That is a LOT of information to convey in one episode, but it never feels like anything is shoehorned in needlessly. All of that information is highly pertinent to the show moving forward, both in that season and throughout the series. It’s a tremendous framework for narrative propulsion. It’s so textbook that you could use the episode as a shining example for future screenwriters.
Nor does any of that information ever seem dry. It couldn’t be further from dry. There’s humor (Christopher’s insistence on calling Emil Kolar “Email”, amongst other things), a grisly murder, a mob-related beating, Tony’s soul-searching, a tense scene where he runs into Dr. Melfi at a restaurant, a restaurant explosion, and Tony passing out a few times. Again- knowing where the show goes from there really shows just how economical and efficient the script was, all while hitting a homerun in the entertainment department.
If I have a complaint about the pilot, it’s a small one. There’s no denying that The Sopranos drew major inspiration from classic mob films. Just look at the cast. Dr. Melfi, Big Pussy, Christopher, and Paulie Walnuts were all in Goodfellas. However, the influence of gangster films on the series is a little too on-the-nose at times in the pilot. During the Emil Kolar scene, it smash cuts from a shot of Dean Martin to a shot of Al Capone to a shot of Humphrey Bogart, all pictures hanging on the pork store walls. Throughout, the episode is scored using oldies, Scoresese-style. Carmela has a conversation with the priest about Tony’s preference between the first two Godfather films. And it’s all so obvious. Thankfully, the series found its own style not too long after that and those little jaunts into mob history became much more subtle and less glaring.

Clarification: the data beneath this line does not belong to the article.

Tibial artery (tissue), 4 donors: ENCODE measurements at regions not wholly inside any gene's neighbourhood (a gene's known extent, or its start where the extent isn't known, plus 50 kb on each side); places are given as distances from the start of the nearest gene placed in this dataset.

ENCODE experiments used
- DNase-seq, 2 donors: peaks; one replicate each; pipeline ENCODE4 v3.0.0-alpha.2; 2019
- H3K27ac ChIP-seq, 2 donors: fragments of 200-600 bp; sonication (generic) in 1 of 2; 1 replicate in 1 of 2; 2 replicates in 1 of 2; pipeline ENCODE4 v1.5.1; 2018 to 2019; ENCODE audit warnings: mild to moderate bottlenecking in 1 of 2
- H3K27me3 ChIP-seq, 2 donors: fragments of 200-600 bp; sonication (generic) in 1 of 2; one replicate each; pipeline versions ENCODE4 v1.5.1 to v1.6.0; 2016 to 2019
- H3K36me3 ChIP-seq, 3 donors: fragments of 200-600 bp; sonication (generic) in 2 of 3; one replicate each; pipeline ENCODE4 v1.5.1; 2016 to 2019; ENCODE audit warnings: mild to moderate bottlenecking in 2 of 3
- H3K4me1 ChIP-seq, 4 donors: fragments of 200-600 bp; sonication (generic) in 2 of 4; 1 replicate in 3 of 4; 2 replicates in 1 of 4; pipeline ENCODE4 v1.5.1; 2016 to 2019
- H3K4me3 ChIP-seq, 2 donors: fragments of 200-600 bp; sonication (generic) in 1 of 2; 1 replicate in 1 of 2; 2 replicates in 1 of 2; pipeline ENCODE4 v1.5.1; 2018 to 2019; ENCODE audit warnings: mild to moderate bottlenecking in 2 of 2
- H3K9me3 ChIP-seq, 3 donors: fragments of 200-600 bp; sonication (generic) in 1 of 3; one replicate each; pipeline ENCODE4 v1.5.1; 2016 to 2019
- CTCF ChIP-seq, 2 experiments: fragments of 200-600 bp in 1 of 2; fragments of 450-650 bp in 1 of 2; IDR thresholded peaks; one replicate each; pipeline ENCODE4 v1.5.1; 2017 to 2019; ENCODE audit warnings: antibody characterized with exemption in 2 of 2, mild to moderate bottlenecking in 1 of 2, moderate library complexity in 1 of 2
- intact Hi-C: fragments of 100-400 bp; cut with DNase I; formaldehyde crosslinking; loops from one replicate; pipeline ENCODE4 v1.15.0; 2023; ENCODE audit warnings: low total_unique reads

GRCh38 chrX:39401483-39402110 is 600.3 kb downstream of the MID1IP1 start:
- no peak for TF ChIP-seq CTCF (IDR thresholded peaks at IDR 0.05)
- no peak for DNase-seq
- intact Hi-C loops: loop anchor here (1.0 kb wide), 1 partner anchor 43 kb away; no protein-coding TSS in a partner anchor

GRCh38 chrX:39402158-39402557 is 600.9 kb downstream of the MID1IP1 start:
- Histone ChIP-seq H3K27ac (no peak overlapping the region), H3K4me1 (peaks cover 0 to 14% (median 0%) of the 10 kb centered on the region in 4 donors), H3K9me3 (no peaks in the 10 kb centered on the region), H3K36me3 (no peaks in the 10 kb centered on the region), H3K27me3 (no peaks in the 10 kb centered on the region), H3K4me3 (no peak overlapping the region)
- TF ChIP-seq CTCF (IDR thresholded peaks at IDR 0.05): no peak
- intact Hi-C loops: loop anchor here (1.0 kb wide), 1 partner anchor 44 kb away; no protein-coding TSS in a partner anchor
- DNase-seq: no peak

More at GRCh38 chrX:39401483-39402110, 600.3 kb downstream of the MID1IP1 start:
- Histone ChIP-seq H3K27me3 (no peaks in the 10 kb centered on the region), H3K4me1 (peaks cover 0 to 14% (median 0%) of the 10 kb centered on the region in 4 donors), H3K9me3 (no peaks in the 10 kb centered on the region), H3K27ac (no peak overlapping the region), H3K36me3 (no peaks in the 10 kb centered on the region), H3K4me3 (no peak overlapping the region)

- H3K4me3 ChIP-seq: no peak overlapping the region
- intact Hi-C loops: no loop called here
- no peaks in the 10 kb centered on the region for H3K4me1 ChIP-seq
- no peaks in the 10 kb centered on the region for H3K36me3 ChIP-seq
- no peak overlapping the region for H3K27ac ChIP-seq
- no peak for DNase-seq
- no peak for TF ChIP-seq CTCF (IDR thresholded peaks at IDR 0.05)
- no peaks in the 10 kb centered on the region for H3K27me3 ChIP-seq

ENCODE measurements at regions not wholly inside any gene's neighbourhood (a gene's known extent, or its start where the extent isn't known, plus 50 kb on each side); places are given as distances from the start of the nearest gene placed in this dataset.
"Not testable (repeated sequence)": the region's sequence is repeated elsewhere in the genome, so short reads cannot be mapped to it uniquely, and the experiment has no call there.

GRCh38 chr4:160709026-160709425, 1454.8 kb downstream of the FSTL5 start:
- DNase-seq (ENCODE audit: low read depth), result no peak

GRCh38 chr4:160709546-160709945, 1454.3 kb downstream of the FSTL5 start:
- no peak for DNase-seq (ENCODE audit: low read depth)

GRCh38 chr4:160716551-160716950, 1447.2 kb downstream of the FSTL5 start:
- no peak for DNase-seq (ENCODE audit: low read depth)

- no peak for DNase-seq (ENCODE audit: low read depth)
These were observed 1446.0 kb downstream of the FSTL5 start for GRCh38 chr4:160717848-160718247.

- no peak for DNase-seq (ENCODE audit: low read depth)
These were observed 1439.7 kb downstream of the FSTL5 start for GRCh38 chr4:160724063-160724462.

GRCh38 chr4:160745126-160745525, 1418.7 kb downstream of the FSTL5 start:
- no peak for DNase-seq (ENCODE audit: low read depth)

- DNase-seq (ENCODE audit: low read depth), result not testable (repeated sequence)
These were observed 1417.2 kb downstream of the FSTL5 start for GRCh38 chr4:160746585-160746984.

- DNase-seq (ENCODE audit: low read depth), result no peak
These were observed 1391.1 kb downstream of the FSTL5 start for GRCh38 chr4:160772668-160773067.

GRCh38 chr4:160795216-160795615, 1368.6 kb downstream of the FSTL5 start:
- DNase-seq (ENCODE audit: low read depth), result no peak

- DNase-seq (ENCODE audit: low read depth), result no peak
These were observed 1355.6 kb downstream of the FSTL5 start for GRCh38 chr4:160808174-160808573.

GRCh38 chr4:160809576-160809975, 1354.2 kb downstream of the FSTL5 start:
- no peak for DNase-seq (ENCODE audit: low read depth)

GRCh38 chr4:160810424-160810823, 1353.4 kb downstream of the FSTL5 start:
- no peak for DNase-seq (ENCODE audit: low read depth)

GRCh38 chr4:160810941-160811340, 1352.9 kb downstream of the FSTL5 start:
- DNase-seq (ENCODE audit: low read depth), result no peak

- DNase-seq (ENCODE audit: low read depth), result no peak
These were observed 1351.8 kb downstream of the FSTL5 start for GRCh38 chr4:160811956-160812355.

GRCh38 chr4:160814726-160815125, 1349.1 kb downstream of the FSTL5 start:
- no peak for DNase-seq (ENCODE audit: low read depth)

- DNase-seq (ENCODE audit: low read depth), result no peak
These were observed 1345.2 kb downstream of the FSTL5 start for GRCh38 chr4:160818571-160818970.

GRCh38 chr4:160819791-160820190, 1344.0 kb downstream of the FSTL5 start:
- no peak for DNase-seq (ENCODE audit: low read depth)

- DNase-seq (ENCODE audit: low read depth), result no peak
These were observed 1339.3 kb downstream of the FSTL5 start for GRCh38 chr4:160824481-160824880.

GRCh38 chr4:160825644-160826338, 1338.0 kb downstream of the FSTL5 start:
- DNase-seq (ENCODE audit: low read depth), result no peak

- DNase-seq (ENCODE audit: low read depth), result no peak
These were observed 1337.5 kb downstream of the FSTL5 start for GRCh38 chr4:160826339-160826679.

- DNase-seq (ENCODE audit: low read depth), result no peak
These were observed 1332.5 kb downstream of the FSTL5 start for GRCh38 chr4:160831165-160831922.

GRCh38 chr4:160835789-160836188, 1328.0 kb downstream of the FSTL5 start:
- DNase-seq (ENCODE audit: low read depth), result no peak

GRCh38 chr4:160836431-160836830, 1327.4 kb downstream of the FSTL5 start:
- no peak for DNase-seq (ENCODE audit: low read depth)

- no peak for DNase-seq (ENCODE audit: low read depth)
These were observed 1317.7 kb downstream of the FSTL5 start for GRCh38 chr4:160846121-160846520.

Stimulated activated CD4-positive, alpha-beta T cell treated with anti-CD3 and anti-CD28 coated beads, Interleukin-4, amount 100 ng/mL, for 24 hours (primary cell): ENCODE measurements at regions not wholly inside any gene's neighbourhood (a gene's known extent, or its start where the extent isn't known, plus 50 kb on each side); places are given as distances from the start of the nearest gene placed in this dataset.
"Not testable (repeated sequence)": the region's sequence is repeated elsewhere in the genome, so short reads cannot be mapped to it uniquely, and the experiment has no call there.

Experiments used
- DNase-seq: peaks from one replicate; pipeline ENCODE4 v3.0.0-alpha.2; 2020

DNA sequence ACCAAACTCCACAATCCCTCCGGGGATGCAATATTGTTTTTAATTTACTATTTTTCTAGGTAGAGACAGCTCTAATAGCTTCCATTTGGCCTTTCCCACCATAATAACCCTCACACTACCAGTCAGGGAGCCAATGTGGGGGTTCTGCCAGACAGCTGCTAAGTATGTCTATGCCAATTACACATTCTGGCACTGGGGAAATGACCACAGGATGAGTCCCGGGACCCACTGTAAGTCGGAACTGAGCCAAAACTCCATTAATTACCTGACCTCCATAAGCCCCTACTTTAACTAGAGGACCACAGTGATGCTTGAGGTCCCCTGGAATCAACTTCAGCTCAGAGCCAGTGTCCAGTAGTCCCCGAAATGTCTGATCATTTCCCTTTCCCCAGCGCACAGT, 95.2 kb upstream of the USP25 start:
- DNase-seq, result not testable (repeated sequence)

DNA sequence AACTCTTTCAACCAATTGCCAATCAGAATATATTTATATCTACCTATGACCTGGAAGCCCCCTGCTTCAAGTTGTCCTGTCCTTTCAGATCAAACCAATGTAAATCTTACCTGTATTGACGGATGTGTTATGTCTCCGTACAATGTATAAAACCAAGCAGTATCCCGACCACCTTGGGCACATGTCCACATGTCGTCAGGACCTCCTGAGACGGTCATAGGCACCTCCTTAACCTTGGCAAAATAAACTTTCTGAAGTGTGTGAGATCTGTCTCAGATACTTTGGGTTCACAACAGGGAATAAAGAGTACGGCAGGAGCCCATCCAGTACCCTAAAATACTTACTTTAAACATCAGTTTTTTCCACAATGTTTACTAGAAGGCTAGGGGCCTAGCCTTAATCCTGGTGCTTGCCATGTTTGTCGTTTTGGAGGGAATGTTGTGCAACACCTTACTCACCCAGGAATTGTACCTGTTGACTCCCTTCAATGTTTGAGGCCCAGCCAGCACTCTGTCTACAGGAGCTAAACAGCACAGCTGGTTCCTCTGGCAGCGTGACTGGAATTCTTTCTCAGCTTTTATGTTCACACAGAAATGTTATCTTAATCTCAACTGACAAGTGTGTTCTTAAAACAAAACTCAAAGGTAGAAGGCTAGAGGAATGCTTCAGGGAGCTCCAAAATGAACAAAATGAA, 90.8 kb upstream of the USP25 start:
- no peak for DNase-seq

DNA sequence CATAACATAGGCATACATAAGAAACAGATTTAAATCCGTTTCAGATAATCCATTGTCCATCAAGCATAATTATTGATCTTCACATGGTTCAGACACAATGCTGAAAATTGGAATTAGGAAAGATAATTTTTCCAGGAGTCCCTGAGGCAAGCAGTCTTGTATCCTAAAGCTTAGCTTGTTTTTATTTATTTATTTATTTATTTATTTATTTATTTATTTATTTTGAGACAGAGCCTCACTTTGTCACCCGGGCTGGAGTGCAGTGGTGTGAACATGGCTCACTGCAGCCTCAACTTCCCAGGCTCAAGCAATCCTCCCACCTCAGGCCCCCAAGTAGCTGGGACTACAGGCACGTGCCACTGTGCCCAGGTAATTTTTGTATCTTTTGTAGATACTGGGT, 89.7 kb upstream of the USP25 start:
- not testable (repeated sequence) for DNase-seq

There were a few smaller things I noticed. For instance, Drea de Matteo- who would eventually become Adriana LaCerva- had a 10-second role as a restaurant hostess. Everyone looked so young. AJ was presented as the straight-from-Central-Casting annoying kid brother. Meadow was likewise the rebellious teen daughter. Both were just kids. It had been so long since I’d seen the first season that I’d forgotten how much those two grew up right in front of our eyes on the show.
It was a great experience all the way around. There really aren’t enough plaudits for the concept, and it’s easy to see how and why The Sopranos was a game-changer for television and premium cable broadcasting. It opened the door for so much- The Wire, Breaking Bad, Mad Men, Dexter… Name a successful premium cable show created at any point since 2000 and I’ll show you a program that owes a debt to The Sopranos.